The Review and Herald

698/1902

December 5, 1893

An Appeal for the Australasian Field

EGW

Dear Brethren and Sisters in America,

We have now been in this missionary field nearly two years. For eleven months of this time, because of sickness, I was unable to labor in public. At times, with much inconvenience and suffering, I spoke in the church at Melbourne; but although I could not labor in a public manner during these months of suffering, I was enabled to write 2400 pages of letter paper upon themes that were essential to the progress of the work. Christ was preciously-near to me during the time of my affliction, and the truth was presented to me in clear light, and the promises were viewed by me in their richness and fullness. I felt constrained to write by the Spirit of God even in my affliction and suffering; but I am now rejoiced to say that the Lord has been mercifully working for my restoration, and although not entirely relieved, I am in a much better condition of health, and have been strengthened so that I can stand before the people and bear to them my message, and in this work I have been marvelously sustained. RH December 5, 1893, par. 1

We have carried a heavy burden for these Australasian fields, and though our allotted time to remain here is almost expired, we see much unfinished work before us. We have sent in our appeals for men and means to carry forward the work in this far-off missionary territory, and we are thankful to our heavenly Father for that which has been done in response. We are glad that Brother and sister Wilson have been added to the number of missionary laborers by the General Conference. But we would be more rejoiced if our responsible men would not see so many ways to invest means upon that which is in the range of their immediate vision, and would extend their view, and see the necessity of providing facilities to start the work in new fields. There are many, many important cities that have not been entered; many, many places where the banner of truth has not been unfurled. We still plead for laborers for these colonies. We still plead for financial help to plant the standard of truth in these new fields. RH December 5, 1893, par. 2

Some of our responsible men seem only to take in the needs of the field on which their vision rests, and addition upon addition is made to well-established institutions, in which a large amount of means has already been invested, and where already a great amount of strength is centered. Yet to these very institutions large donations are appropriated to build them up still further, while other fields, such as this one, where there are no strength and no facilities, are left in their deplorable weakness, devoid of those things necessary to break up the soil for the introduction of the seeds of truth. RH December 5, 1893, par. 3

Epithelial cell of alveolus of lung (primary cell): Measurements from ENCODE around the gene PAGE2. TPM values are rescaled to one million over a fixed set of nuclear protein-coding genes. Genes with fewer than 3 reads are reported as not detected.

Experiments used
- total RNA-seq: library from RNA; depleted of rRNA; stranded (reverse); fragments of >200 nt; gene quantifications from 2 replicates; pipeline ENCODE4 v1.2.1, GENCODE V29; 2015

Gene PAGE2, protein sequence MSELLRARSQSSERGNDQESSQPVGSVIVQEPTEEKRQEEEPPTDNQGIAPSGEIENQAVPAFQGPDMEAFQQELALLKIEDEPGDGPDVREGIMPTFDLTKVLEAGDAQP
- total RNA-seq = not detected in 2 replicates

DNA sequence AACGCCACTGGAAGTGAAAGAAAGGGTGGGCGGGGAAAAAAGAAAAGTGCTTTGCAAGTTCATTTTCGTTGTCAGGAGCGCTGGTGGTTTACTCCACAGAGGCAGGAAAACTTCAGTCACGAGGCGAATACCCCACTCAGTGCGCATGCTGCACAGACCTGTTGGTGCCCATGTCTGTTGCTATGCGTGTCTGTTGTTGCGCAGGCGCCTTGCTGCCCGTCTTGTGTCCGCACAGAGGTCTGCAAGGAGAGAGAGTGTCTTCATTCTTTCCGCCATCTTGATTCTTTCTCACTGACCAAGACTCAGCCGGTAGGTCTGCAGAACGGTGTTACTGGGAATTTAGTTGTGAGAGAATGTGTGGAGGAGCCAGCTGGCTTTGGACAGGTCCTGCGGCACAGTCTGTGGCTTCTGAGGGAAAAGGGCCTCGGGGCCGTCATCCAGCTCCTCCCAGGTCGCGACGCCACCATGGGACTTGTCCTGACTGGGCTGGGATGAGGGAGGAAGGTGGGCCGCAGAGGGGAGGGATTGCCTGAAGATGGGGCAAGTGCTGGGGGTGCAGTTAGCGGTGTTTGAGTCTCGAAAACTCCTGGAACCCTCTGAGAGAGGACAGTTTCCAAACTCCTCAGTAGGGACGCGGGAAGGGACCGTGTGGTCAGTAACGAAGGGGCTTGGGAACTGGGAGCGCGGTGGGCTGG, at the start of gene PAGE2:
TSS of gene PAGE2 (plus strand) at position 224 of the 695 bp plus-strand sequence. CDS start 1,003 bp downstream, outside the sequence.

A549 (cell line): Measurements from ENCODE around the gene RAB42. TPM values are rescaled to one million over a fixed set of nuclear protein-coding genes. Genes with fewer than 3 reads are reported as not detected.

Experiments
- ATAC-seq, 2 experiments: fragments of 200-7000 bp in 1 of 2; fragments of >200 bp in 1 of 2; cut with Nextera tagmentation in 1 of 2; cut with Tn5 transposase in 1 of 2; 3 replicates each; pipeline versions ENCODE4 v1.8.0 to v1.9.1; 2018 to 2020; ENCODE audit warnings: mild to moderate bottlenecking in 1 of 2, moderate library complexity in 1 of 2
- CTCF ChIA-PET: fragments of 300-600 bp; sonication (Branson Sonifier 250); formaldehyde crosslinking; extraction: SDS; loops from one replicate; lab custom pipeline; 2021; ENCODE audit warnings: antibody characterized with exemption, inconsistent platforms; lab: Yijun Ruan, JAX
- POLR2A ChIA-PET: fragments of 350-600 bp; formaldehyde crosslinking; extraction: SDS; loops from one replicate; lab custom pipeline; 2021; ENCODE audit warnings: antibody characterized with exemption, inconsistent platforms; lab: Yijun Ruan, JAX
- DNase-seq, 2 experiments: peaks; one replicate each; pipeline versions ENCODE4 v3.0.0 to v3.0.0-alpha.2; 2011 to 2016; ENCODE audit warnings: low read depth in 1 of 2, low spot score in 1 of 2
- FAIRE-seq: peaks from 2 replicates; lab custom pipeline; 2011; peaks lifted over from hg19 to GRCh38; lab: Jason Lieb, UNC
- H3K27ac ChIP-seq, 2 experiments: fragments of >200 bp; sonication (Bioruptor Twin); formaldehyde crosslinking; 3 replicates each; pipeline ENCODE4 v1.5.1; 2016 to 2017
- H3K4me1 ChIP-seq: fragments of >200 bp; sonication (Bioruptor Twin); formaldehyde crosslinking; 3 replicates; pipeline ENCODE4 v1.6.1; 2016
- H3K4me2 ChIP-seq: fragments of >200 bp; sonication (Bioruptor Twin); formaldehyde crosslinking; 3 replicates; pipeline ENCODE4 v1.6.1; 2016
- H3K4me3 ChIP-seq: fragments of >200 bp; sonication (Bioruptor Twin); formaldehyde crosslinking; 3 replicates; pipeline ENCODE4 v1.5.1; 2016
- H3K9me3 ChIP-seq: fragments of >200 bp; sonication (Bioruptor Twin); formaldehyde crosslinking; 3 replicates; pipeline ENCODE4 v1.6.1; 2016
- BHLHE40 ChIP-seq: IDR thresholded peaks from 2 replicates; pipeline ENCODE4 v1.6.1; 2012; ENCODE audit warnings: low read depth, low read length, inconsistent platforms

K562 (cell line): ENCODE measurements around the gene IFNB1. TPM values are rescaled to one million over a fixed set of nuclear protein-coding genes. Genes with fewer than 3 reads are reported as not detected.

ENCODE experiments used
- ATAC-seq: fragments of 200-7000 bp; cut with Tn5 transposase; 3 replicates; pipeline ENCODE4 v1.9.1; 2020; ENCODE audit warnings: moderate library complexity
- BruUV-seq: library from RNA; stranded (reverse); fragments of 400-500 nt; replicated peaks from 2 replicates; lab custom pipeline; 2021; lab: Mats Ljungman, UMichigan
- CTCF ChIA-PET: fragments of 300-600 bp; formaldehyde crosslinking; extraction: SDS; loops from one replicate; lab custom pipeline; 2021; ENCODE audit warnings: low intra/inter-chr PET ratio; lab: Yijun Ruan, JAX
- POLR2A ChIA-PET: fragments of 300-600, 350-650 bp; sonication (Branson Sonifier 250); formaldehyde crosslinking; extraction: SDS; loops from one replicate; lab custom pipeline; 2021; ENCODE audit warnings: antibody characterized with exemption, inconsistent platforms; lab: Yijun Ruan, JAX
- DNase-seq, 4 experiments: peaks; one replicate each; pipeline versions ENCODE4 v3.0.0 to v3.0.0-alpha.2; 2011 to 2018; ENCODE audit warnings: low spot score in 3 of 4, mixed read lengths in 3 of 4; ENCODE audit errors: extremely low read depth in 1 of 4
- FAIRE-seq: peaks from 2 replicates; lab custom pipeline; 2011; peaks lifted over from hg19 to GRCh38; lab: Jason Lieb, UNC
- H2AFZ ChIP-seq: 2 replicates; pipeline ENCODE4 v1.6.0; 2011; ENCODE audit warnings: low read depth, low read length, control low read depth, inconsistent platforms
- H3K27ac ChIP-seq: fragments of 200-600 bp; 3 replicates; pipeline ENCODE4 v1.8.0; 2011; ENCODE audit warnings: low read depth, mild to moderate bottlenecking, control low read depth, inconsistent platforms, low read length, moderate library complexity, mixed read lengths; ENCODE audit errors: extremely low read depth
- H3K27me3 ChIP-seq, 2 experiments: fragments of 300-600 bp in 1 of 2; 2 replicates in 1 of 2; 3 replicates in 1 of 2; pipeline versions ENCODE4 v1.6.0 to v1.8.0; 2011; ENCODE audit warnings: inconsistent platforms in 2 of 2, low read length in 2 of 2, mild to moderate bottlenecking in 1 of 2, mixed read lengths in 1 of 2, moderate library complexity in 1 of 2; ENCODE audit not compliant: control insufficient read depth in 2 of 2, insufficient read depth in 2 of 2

Brethren in America, I am praying day and night that the Lord may extend your vision, in order that you may see things that are afar off. How can the Lord Jesus approve of your absorbing so much means in increasing facilities whereby to advance the work in America, while foreign fields are destitute of means whereby to begin the work in parts where no beginning has been made? Knowing as we do, how well equipped are our institutions for publishing, for education, and for treating the sick, and what a firm basis the truth has in that field, we wonder that you should think it proper to expend more means there, when these foreign fields are so lacking in that with which you are so well furnished. Here are places all about us that have never been entered, and cannot be worked unless we shall have houses of worship, even though of the humblest character. We cannot call out the people to hear the truth in tents as in America; for in many places, as in Wellington, New Zealand, the wind would strip them to ribbons. We have not a place in these large cities where we can call out the people to hear the truth of God. We cannot unfurl the banner of truth; for we have no standing place. I am looking to the Lord for light, and I shall make appeals again and again, like the importunate widow, until you shall be compelled to hear, and attend to the call. I address the churches, and plead with them to do the very work that God would have them. I have been thinking very seriously of going to America in person to make appeals from church to church; for I am deeply moved over the destitute condition of these Australasian fields. RH December 5, 1893, par. 4

In this country, the denominational ministers tell the most unblushing falsehoods to their congregations in reference to our work and our people. Whatever false report has been started, is circulated by those who oppose the truth, and is repeated from church to church and from community to community. The circulators of these falsehoods take no pains to find out whether or not they are true, for many of those who repeat the reports, though not the framers of them, still love the false reports, and take delight in giving them a wide circulation. They do not, like honest, just men, come to those who are accused, and seek to find out what is the truth concerning what they have heard in regard to their faith; but without inquiry they spread false statements in order to prejudice the people against those who hold the truth. For instance, an effort was made to obtain the use of the hall at a village four miles from Hastings, where some of our workers proposed to present the gospel to the people; but they did not succeed in obtaining the hall, because a school-teacher there opposed the truth, and declared to the people that Seventh-day Adventists did not believe in the divinity of Christ. This man may not have known what our faith is on this point, but he was not left in ignorance. He was informed that there is not a people on earth who hold more firmly to the truth of Christ's pre-existence than do Seventh-day Adventists. But the answer was given that they did not want that the doctrines of Seventh-day Adventists should be promulgated in that community. So the door was closed. RH December 5, 1893, par. 5